During the 1990s, the OECD and numerous other international organizations adopted conventions and other instruments designed to control bribery and corruption in international business. The WTO, however, took no such action, and a related initiative on transparency in government procurement has not yet produced any results. This article examines what one can learn about rule-making in the WTO from its failure to act in this case. Much of the explanation for the inaction lay outside the organization, in the political incentives facing major actors. Yet structural characteristics of the WTO, its approach to legalization, and its negotiating processes also played significant roles. These factors should be addressed if the organization is to deal effectively with the controversial issues now on its agenda.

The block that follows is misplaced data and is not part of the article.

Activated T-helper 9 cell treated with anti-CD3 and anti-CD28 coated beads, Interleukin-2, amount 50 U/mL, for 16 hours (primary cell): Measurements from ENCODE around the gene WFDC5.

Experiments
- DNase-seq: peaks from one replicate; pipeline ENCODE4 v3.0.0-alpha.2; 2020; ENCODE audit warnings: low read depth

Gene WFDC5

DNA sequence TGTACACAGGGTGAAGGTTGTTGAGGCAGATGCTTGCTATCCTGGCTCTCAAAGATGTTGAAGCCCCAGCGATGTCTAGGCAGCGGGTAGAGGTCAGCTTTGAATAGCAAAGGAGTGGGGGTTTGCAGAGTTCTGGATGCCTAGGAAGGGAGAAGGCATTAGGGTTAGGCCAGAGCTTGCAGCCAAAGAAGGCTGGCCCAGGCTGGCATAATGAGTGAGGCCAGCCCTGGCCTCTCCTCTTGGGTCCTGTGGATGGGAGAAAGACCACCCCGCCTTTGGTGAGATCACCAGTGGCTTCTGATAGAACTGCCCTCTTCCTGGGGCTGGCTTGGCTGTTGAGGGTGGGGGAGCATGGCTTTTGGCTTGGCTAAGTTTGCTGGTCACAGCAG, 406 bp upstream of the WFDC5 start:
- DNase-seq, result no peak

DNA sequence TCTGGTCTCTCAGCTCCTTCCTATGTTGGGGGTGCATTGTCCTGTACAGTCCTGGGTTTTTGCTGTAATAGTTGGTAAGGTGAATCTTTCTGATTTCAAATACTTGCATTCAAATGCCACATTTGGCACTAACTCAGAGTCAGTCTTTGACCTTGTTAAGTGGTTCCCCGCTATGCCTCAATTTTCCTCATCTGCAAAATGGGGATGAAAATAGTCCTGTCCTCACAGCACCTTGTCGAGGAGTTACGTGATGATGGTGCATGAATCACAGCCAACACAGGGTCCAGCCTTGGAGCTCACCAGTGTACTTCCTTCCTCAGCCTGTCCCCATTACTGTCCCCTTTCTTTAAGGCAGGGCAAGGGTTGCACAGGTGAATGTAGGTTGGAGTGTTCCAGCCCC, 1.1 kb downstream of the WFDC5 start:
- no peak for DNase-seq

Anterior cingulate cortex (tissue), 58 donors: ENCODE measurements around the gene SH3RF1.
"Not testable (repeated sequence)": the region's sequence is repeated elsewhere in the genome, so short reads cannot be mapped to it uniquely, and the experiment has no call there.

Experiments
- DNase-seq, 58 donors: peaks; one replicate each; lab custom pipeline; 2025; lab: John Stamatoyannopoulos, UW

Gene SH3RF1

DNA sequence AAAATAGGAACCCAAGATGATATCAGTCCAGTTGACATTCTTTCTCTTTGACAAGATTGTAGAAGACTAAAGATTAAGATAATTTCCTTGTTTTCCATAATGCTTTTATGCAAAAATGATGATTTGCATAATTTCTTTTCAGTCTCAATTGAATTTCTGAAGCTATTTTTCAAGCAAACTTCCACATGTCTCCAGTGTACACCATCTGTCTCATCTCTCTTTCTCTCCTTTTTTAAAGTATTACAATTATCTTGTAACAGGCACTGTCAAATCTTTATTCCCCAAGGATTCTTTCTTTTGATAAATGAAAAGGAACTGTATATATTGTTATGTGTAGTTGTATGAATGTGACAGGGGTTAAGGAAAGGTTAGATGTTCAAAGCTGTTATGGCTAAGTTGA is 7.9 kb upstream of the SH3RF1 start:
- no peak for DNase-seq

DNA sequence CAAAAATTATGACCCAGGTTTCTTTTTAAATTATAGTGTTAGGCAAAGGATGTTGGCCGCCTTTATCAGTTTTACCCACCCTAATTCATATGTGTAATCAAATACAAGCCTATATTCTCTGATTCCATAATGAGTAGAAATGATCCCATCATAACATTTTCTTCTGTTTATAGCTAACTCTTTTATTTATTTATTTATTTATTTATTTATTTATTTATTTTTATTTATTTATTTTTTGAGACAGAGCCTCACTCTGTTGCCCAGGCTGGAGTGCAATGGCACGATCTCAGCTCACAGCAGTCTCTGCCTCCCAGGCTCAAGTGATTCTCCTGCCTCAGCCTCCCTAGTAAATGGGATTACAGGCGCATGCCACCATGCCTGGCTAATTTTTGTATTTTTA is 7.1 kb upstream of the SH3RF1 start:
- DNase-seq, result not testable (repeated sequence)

ASJC Scopus subject areas
- Economics, Econometrics and Finance (miscellaneous)